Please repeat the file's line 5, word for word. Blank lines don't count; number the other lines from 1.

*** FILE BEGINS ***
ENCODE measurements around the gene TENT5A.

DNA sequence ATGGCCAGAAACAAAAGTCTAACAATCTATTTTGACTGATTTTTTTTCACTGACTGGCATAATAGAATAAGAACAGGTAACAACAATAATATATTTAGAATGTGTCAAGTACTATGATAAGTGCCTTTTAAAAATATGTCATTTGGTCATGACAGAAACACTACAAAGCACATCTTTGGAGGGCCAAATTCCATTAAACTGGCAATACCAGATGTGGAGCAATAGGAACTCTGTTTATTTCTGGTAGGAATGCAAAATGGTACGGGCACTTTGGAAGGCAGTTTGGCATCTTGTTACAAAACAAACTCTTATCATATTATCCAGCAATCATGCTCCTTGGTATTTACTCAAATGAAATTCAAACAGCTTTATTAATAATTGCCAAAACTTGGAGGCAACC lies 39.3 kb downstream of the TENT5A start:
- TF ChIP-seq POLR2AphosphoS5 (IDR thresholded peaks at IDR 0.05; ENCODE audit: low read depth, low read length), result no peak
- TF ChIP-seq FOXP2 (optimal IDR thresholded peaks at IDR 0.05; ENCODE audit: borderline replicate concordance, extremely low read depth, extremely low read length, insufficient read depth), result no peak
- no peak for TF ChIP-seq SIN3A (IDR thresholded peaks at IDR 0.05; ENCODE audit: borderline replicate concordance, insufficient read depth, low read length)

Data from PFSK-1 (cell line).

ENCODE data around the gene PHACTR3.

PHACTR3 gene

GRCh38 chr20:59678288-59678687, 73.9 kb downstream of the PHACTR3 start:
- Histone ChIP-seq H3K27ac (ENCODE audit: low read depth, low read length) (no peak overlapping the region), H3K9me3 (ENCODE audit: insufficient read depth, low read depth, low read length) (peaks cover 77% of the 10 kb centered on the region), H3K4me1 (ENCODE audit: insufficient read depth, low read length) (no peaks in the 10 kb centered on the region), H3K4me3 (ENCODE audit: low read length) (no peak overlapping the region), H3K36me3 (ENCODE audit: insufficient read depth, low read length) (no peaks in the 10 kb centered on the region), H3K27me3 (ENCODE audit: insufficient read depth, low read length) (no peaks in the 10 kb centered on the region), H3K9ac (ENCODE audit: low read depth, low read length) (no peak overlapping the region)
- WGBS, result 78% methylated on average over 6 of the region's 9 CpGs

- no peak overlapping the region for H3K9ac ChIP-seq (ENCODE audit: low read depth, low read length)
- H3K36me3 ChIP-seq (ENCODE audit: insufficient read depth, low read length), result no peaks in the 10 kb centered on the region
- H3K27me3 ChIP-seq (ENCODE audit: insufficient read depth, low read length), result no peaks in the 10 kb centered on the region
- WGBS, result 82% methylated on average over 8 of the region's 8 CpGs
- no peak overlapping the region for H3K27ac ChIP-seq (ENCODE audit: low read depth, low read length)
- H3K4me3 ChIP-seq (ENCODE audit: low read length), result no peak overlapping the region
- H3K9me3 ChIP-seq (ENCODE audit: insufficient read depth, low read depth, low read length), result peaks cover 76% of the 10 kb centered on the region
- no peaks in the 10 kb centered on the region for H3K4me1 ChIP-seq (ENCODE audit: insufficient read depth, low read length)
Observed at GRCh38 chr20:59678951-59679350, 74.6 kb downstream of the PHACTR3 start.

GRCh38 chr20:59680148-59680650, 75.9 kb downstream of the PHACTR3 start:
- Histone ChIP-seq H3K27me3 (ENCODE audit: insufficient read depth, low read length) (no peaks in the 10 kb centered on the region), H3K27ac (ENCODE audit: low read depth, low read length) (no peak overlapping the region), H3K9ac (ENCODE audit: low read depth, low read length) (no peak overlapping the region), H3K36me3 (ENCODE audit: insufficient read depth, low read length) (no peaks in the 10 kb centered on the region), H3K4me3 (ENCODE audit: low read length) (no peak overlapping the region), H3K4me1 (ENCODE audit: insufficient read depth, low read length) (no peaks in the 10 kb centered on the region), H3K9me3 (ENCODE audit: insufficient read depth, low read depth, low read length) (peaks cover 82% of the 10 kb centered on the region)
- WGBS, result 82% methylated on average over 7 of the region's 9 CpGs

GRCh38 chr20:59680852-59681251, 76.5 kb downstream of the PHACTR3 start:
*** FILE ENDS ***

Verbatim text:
- no peak for TF ChIP-seq SIN3A (IDR thresholded peaks at IDR 0.05; ENCODE audit: borderline replicate concordance, insufficient read depth, low read length)